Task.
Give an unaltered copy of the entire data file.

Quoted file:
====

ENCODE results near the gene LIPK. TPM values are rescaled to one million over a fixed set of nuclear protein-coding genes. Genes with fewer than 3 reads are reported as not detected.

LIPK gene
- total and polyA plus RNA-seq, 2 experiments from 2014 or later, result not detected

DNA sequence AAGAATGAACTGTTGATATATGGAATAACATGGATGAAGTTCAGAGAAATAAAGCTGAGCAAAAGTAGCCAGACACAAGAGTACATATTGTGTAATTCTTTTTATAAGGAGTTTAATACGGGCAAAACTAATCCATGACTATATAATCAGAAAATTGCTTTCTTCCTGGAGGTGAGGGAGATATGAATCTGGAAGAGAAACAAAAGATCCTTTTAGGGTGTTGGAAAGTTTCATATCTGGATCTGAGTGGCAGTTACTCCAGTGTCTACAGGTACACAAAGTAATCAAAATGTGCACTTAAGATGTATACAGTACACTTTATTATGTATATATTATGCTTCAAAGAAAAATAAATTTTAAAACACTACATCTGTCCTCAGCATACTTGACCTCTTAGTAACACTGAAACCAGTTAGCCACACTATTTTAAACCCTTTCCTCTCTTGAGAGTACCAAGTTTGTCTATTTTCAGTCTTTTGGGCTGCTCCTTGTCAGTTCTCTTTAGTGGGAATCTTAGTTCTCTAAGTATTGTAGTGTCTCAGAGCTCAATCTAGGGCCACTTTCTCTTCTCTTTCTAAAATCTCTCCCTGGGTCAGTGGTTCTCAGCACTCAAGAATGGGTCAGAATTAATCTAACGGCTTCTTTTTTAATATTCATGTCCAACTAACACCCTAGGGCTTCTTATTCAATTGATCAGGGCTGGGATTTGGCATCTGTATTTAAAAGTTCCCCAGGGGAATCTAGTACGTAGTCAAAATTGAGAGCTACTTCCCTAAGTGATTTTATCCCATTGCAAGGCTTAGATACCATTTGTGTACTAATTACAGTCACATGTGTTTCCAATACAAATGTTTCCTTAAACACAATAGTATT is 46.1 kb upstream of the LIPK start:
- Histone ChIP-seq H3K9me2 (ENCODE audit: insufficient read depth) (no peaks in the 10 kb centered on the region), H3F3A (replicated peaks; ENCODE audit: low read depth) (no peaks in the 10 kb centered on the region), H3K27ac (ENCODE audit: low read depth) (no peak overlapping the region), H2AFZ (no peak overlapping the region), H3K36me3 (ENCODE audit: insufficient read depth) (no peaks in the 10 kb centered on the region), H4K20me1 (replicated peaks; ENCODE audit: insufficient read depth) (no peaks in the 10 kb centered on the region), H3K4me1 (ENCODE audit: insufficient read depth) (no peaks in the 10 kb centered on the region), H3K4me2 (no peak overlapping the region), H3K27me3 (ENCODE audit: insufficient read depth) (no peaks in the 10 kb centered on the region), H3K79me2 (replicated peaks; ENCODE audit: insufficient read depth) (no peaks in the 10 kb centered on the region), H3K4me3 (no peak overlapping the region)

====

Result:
ENCODE results near the gene LIPK. TPM values are rescaled to one million over a fixed set of nuclear protein-coding genes. Genes with fewer than 3 reads are reported as not detected.

LIPK gene
- total and polyA plus RNA-seq, 2 experiments from 2014 or later, result not detected

DNA sequence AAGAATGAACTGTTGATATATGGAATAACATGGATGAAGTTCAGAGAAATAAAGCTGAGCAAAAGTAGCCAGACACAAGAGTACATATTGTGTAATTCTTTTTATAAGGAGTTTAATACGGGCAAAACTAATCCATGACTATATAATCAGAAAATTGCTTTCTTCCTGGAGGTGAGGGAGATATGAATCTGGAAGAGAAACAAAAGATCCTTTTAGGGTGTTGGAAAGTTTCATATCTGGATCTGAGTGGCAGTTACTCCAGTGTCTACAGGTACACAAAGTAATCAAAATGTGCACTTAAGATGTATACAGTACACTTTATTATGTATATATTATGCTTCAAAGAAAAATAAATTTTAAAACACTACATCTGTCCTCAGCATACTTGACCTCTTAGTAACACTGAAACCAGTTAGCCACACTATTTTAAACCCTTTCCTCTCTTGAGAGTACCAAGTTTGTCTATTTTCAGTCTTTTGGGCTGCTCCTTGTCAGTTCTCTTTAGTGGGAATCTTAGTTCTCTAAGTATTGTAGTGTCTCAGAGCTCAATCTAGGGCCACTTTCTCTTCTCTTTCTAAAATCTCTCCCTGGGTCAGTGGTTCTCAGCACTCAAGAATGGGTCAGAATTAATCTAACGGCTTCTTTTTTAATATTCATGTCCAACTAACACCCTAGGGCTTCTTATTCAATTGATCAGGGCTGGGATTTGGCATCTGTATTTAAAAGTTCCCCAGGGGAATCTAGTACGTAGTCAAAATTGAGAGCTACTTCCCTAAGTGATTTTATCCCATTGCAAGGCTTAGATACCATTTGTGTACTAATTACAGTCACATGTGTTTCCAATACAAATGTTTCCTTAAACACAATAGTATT is 46.1 kb upstream of the LIPK start:
- Histone ChIP-seq H3K9me2 (ENCODE audit: insufficient read depth) (no peaks in the 10 kb centered on the region), H3F3A (replicated peaks; ENCODE audit: low read depth) (no peaks in the 10 kb centered on the region), H3K27ac (ENCODE audit: low read depth) (no peak overlapping the region), H2AFZ (no peak overlapping the region), H3K36me3 (ENCODE audit: insufficient read depth) (no peaks in the 10 kb centered on the region), H4K20me1 (replicated peaks; ENCODE audit: insufficient read depth) (no peaks in the 10 kb centered on the region), H3K4me1 (ENCODE audit: insufficient read depth) (no peaks in the 10 kb centered on the region), H3K4me2 (no peak overlapping the region), H3K27me3 (ENCODE audit: insufficient read depth) (no peaks in the 10 kb centered on the region), H3K79me2 (replicated peaks; ENCODE audit: insufficient read depth) (no peaks in the 10 kb centered on the region), H3K4me3 (no peak overlapping the region)